Media biases
Level 4
Theme I, M & A

An exciting and wide-ranging activity for a group to work on the role of the media in spreading or countering stereotype, prejudice and bias.

Issues addressed

• Stereotypes and prejudice: how they are multiplied and spread in society.

• The quantity, quality and amount of information: manipulation, slants, abuse and lack of information, etc.

• Images of people and "different" groups due to generalizations and stereotyping.

• The difficulties we face in changing our images and perceptions.

• The social "scapegoat" mechanism. The tendency to blame "others" for certain social problems without analysing all the causes.

Aims of the activity

• To enable participants to explore the images that the majority society has of people from different cultures or origins, minorities, etc.

• To notice that not all the cultures different from our own carry a socially negative image.

• To analyse the role of the mass media in the creation and development of stereotypes and social prejudice.


Part A: Two and a half hours

Part B: One week

Part C: Two and a half hours

Group size

A minimum of ten and a maximum of twenty five people.

Participants should be over 13 or 14 years of age.


Part A:

• Flip chart, marker pen

Part B:

Depends on the resources available. The materials which can be used in this type of activity are very varied:

• newspapers,

• magazines,

• video recordings of TV programmes,

• radio etc.

It is however, possible to do this activity simply with newspapers and magazines that the participants can bring into the working groups.

Part C:

• For the plenary: a flip chart or a large board as well as some markers or chalk.


This activity is developed in three stages:

Part A: Preparation

1. Divide the participants into groups of 4-6 people.

2. Explain that during the course of the next week, they are going to analyse the different mass media: TV, radio and, especially, written press in order to find out how foreigners or 'people who are different' are portrayed.

3. Discuss exactly what the participants are going to look for and be aware of. For example, the language used (are they freedom fighters or terrorists?), the amount of time or space given to these news items, the priority given to it e.g. is it headline or footnote and check how people are treated or portrayed according to their origin. What sorts of photos and other images are used.

4. List the types of media you are going to work on and allocate them to the groups. Depending on the members of the group and your own acquaintance of the mass media you may opt between giving all the groups the whole task, or asking each group to deal specifically with one medium, i.e. one team works with daily newspapers, another with weekly magazines, another with TV another with radio, etc.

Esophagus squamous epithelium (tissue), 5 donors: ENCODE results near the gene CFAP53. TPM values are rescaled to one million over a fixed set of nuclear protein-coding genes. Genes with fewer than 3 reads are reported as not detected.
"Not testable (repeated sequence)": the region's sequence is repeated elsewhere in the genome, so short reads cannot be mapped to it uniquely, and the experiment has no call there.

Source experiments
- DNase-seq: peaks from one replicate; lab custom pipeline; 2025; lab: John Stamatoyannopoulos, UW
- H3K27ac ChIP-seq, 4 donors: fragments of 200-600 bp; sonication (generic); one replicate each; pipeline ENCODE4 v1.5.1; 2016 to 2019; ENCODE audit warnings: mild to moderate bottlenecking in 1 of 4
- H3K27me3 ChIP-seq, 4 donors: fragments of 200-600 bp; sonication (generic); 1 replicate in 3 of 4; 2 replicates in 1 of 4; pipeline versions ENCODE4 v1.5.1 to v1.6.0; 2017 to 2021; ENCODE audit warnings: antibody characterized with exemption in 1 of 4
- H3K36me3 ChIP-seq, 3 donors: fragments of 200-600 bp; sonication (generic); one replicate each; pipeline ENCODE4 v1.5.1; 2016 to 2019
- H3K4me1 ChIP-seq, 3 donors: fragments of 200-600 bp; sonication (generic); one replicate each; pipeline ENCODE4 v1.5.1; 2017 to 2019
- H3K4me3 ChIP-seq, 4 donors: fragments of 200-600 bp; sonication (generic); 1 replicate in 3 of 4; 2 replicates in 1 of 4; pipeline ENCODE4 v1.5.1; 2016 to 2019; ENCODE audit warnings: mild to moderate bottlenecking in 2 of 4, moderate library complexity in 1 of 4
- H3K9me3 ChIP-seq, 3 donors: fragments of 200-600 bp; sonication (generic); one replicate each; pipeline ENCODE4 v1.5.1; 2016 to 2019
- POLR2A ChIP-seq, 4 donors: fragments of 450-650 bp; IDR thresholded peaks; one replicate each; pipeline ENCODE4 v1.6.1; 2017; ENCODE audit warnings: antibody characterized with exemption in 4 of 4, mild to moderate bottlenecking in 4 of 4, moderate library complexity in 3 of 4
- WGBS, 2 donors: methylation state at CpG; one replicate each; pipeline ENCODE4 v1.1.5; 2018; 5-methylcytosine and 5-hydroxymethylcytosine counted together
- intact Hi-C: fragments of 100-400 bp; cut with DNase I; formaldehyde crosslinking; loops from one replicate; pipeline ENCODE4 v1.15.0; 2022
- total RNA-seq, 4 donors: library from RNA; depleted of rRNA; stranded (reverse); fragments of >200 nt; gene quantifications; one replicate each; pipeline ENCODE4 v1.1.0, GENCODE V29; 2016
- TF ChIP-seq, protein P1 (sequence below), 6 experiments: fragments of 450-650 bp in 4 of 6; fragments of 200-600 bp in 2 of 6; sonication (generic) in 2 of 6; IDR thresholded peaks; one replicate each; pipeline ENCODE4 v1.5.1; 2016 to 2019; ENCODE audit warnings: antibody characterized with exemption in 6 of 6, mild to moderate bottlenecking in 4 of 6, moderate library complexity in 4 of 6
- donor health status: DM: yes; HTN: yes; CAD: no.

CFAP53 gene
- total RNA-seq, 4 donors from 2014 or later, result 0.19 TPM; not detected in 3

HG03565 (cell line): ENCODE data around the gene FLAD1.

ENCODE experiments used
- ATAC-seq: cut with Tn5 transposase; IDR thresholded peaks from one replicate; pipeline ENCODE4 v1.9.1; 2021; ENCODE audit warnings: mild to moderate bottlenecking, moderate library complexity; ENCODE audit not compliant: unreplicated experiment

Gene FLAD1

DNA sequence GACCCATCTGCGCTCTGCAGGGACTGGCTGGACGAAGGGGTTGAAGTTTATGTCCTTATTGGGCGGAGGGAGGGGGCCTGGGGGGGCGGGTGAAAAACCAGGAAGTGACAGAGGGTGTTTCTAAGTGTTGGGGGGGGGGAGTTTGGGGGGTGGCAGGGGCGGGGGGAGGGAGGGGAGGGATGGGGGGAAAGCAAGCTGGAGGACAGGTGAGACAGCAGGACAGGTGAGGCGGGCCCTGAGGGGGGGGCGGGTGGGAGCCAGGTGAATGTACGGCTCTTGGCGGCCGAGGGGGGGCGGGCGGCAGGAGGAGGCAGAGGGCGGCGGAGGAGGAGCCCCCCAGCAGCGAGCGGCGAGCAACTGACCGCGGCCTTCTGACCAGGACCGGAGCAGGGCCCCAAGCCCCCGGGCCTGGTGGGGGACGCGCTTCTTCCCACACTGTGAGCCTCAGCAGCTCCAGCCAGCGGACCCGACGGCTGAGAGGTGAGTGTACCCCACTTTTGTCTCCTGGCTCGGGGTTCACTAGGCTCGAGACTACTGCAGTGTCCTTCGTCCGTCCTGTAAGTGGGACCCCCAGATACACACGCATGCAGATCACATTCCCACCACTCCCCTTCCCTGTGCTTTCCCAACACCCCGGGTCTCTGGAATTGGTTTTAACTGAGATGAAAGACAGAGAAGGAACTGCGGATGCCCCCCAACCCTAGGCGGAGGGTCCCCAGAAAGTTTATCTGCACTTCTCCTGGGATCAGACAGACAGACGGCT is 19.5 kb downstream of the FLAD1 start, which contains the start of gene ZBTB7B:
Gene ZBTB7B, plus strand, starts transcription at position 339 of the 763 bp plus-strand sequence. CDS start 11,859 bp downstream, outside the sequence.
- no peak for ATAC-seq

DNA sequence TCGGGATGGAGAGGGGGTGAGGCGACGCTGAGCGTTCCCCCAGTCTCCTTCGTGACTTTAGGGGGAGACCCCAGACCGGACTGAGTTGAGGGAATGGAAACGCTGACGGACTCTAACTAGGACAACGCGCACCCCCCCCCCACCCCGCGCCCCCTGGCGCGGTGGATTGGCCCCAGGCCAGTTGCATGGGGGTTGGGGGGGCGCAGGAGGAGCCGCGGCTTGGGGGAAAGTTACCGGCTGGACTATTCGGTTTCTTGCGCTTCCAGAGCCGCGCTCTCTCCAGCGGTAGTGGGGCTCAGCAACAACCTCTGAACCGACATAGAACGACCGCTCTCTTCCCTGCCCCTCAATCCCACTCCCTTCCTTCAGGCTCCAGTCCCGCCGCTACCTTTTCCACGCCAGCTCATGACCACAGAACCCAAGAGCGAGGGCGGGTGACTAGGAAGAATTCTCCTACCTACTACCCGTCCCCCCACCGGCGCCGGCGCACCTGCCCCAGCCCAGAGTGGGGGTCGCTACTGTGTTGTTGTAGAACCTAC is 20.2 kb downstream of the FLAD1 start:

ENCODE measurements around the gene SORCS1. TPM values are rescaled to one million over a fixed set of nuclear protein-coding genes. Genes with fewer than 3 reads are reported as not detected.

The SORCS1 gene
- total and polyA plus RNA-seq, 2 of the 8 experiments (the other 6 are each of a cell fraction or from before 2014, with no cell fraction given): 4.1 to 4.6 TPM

Part B: Field work

Allow a week for the groups to carry their research and tasks.

Part C: Conclusions

1. In plenary ask each group to present the results of their research and documentation. Allow 20 minutes per group.

2. Write down the main findings of each group on the flip-chart or board.

Debriefing and evaluation

Once the results have been put together, give a brief summary of the information reported by each group. Try to stress the most common findings as well as those which might be contradictory.

The discussion can follow with questions such as:

• What are the main features by which the minority groups around us are portrayed in the media?

• Are there minorities or groups of foreigners that are portrayed positively?

• Are there others that are portrayed negatively?

• Are the images presented based on facts and data or upon assumptions or judgments?

• How are the images built, from the real knowledge about those groups or minorities, or through stereotypes and manipulation of information?

Tips for the facilitator

Part A: There are advantages and disadvantages in both options. Asking all the groups to cover the range will require a greater effort and organisation of the work, asking each team to deal specifically with one medium will limit the global vision of each group but will be easier to organise and perhaps allow people to go into the issues in greater depth.

Since the main part of this activity is carried out over a week, introduce the activity­ (part A) at the end of a session but reserve a whole session for bringing the results together (part C).

It is recommended that you do this activity with participants who already know each other and have some experience of group work e.g. be members of a youth club or organisation.

Depending on how well you are acquainted with the participants and the situation you may change the time frame indicated for the activity. For example, if the activity takes place during school holidays, the time needed for the field work may be reduced to three days; similarly it may be extended if circumstances call for it.

Suggestions for follow up

According to the work done by the teams, you may propose that they set up a 'watch dog' group to regularly review the media for examples of bad reporting­ and distortion. This could be followed by writing collective letters to the newspapers, TV or radio whenever they find examples of discrimination against someone or some minority.

If you wish to explore further the relationships between ideas, words and images­, a fun way to do it is to play 'Cultionary'. Alternatively, you might enjoy playing the board game, 'The path to development' which raises many social, economic and political issues covered regularly in the media.

Alternatively you may like to go on to use as many forms of media as you can to compile 'A glossary of globalisation' (in Compass). The aim of the activity is to gain knowledge and understanding of the manifestations, causes and consequences of globalisation.

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